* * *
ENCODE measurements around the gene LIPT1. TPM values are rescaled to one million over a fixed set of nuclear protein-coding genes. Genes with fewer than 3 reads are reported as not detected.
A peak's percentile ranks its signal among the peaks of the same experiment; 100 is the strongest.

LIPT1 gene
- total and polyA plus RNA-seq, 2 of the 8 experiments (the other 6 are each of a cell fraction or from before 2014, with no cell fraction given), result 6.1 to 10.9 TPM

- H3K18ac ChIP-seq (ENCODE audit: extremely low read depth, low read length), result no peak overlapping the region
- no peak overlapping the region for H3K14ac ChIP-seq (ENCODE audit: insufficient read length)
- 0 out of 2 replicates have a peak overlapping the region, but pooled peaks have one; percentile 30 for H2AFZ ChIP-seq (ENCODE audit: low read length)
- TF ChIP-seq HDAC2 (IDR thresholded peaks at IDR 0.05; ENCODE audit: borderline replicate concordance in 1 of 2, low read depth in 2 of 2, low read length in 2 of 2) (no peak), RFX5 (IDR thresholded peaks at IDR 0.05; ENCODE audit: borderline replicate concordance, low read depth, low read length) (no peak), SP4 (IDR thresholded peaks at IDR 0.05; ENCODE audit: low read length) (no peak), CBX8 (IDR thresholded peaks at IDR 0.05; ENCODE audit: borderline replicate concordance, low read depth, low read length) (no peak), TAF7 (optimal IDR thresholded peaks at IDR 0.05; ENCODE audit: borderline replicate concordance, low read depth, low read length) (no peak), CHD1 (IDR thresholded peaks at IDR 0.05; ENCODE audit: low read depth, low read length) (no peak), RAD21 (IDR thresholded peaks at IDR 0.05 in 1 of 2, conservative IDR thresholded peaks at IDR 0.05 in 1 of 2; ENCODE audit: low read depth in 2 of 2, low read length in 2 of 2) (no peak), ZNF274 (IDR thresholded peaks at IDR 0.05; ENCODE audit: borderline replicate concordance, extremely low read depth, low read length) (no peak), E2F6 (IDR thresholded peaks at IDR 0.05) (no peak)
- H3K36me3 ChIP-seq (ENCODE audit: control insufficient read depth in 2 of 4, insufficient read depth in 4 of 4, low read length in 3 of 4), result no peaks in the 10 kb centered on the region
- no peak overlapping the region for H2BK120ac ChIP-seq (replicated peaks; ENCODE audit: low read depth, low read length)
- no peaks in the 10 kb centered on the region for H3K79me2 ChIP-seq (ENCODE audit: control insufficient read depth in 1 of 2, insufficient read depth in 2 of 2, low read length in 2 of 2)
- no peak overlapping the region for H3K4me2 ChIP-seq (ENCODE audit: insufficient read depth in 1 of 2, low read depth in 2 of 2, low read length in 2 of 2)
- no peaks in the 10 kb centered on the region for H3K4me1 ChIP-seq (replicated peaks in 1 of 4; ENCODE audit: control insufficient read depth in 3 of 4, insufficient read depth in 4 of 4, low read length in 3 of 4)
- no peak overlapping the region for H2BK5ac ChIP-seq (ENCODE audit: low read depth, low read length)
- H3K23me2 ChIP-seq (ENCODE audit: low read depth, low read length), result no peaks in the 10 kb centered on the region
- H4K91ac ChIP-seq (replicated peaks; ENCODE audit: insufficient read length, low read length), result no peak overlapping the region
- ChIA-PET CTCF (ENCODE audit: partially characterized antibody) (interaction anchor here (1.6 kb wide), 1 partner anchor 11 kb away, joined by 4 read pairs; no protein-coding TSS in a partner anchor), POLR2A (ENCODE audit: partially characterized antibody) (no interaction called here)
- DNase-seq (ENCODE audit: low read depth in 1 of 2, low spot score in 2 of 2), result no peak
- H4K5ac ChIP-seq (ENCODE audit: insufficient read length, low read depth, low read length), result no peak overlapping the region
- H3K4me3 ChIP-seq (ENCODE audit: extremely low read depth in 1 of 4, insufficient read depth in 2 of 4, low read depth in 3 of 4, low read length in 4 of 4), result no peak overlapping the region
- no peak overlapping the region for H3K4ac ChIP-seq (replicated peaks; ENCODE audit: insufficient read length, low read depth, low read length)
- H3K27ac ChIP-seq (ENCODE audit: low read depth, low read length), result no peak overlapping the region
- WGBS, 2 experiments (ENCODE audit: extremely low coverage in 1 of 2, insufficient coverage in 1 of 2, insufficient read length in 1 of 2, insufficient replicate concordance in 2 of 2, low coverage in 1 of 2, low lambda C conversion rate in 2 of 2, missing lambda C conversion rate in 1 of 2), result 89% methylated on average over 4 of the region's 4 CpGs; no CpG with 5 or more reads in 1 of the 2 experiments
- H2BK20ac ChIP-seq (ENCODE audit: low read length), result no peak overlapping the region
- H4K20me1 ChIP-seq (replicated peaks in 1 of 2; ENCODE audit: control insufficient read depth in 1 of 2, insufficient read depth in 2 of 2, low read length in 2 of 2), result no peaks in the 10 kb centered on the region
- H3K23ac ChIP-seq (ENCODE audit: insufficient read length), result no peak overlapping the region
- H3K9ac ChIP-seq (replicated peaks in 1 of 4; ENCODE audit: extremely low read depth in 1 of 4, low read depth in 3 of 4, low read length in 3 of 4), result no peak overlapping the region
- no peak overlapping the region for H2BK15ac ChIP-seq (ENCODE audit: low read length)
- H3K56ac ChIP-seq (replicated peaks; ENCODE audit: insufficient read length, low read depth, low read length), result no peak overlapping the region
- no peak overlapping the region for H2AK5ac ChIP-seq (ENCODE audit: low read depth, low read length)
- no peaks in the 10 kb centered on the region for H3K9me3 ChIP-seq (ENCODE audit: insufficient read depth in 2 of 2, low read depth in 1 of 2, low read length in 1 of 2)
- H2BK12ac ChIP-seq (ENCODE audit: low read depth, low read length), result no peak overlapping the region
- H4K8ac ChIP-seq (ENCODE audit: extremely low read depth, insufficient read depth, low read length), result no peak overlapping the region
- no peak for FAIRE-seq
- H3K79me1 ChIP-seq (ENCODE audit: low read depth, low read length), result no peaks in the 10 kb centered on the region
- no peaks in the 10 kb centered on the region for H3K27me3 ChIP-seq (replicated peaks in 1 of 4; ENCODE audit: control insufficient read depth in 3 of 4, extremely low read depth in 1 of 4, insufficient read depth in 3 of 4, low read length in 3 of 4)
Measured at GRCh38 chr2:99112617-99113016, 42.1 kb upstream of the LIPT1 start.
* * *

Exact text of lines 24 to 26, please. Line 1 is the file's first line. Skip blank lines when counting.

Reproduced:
- H2BK20ac ChIP-seq (ENCODE audit: low read length), result no peak overlapping the region
- H4K20me1 ChIP-seq (replicated peaks in 1 of 2; ENCODE audit: control insufficient read depth in 1 of 2, insufficient read depth in 2 of 2, low read length in 2 of 2), result no peaks in the 10 kb centered on the region
- H3K23ac ChIP-seq (ENCODE audit: insufficient read length), result no peak overlapping the region